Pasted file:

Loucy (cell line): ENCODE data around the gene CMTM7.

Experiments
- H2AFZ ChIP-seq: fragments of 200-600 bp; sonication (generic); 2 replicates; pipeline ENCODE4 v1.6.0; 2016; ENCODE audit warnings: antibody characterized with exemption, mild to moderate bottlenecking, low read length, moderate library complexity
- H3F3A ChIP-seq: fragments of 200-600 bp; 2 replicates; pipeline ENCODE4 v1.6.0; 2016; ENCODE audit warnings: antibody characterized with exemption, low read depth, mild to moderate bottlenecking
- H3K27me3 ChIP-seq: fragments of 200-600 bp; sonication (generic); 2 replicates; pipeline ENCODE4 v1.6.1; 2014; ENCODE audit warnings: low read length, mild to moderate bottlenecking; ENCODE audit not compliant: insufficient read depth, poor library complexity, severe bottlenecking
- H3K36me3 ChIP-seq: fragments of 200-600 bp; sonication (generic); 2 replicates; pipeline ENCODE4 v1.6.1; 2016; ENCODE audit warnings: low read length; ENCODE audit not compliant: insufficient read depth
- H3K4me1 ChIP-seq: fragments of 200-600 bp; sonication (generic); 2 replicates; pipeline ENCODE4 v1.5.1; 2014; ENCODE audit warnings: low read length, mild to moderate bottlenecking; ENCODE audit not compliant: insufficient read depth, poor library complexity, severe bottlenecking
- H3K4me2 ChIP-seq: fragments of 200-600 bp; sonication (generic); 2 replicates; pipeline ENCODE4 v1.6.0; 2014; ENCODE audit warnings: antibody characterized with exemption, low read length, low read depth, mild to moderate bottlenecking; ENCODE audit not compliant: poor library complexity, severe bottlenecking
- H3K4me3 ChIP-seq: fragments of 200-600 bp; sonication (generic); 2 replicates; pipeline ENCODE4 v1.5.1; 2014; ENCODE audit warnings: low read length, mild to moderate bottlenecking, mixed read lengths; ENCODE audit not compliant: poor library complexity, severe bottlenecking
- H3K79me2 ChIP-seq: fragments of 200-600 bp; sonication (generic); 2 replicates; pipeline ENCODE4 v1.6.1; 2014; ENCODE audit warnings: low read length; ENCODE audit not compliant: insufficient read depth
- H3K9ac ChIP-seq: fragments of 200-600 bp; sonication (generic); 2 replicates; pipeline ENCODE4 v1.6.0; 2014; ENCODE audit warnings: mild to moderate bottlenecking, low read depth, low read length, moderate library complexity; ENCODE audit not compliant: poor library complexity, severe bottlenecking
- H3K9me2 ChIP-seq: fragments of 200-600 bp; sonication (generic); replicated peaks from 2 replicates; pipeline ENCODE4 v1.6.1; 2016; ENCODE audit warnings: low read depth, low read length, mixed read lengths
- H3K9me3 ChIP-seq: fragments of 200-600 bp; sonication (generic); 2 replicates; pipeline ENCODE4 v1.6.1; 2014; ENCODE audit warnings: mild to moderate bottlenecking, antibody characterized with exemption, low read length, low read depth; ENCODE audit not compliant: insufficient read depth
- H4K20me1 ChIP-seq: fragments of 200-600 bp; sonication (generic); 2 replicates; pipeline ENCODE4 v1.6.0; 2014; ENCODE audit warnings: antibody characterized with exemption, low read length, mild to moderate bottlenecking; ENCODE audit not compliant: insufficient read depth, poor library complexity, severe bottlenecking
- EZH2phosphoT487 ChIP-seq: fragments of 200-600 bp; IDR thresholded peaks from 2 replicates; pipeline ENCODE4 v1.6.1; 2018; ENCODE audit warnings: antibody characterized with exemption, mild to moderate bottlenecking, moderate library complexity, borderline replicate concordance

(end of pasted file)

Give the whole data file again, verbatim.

Loucy (cell line): ENCODE data around the gene CMTM7.

Experiments
- H2AFZ ChIP-seq: fragments of 200-600 bp; sonication (generic); 2 replicates; pipeline ENCODE4 v1.6.0; 2016; ENCODE audit warnings: antibody characterized with exemption, mild to moderate bottlenecking, low read length, moderate library complexity
- H3F3A ChIP-seq: fragments of 200-600 bp; 2 replicates; pipeline ENCODE4 v1.6.0; 2016; ENCODE audit warnings: antibody characterized with exemption, low read depth, mild to moderate bottlenecking
- H3K27me3 ChIP-seq: fragments of 200-600 bp; sonication (generic); 2 replicates; pipeline ENCODE4 v1.6.1; 2014; ENCODE audit warnings: low read length, mild to moderate bottlenecking; ENCODE audit not compliant: insufficient read depth, poor library complexity, severe bottlenecking
- H3K36me3 ChIP-seq: fragments of 200-600 bp; sonication (generic); 2 replicates; pipeline ENCODE4 v1.6.1; 2016; ENCODE audit warnings: low read length; ENCODE audit not compliant: insufficient read depth
- H3K4me1 ChIP-seq: fragments of 200-600 bp; sonication (generic); 2 replicates; pipeline ENCODE4 v1.5.1; 2014; ENCODE audit warnings: low read length, mild to moderate bottlenecking; ENCODE audit not compliant: insufficient read depth, poor library complexity, severe bottlenecking
- H3K4me2 ChIP-seq: fragments of 200-600 bp; sonication (generic); 2 replicates; pipeline ENCODE4 v1.6.0; 2014; ENCODE audit warnings: antibody characterized with exemption, low read length, low read depth, mild to moderate bottlenecking; ENCODE audit not compliant: poor library complexity, severe bottlenecking
- H3K4me3 ChIP-seq: fragments of 200-600 bp; sonication (generic); 2 replicates; pipeline ENCODE4 v1.5.1; 2014; ENCODE audit warnings: low read length, mild to moderate bottlenecking, mixed read lengths; ENCODE audit not compliant: poor library complexity, severe bottlenecking
- H3K79me2 ChIP-seq: fragments of 200-600 bp; sonication (generic); 2 replicates; pipeline ENCODE4 v1.6.1; 2014; ENCODE audit warnings: low read length; ENCODE audit not compliant: insufficient read depth
- H3K9ac ChIP-seq: fragments of 200-600 bp; sonication (generic); 2 replicates; pipeline ENCODE4 v1.6.0; 2014; ENCODE audit warnings: mild to moderate bottlenecking, low read depth, low read length, moderate library complexity; ENCODE audit not compliant: poor library complexity, severe bottlenecking
- H3K9me2 ChIP-seq: fragments of 200-600 bp; sonication (generic); replicated peaks from 2 replicates; pipeline ENCODE4 v1.6.1; 2016; ENCODE audit warnings: low read depth, low read length, mixed read lengths
- H3K9me3 ChIP-seq: fragments of 200-600 bp; sonication (generic); 2 replicates; pipeline ENCODE4 v1.6.1; 2014; ENCODE audit warnings: mild to moderate bottlenecking, antibody characterized with exemption, low read length, low read depth; ENCODE audit not compliant: insufficient read depth
- H4K20me1 ChIP-seq: fragments of 200-600 bp; sonication (generic); 2 replicates; pipeline ENCODE4 v1.6.0; 2014; ENCODE audit warnings: antibody characterized with exemption, low read length, mild to moderate bottlenecking; ENCODE audit not compliant: insufficient read depth, poor library complexity, severe bottlenecking
- EZH2phosphoT487 ChIP-seq: fragments of 200-600 bp; IDR thresholded peaks from 2 replicates; pipeline ENCODE4 v1.6.1; 2018; ENCODE audit warnings: antibody characterized with exemption, mild to moderate bottlenecking, moderate library complexity, borderline replicate concordance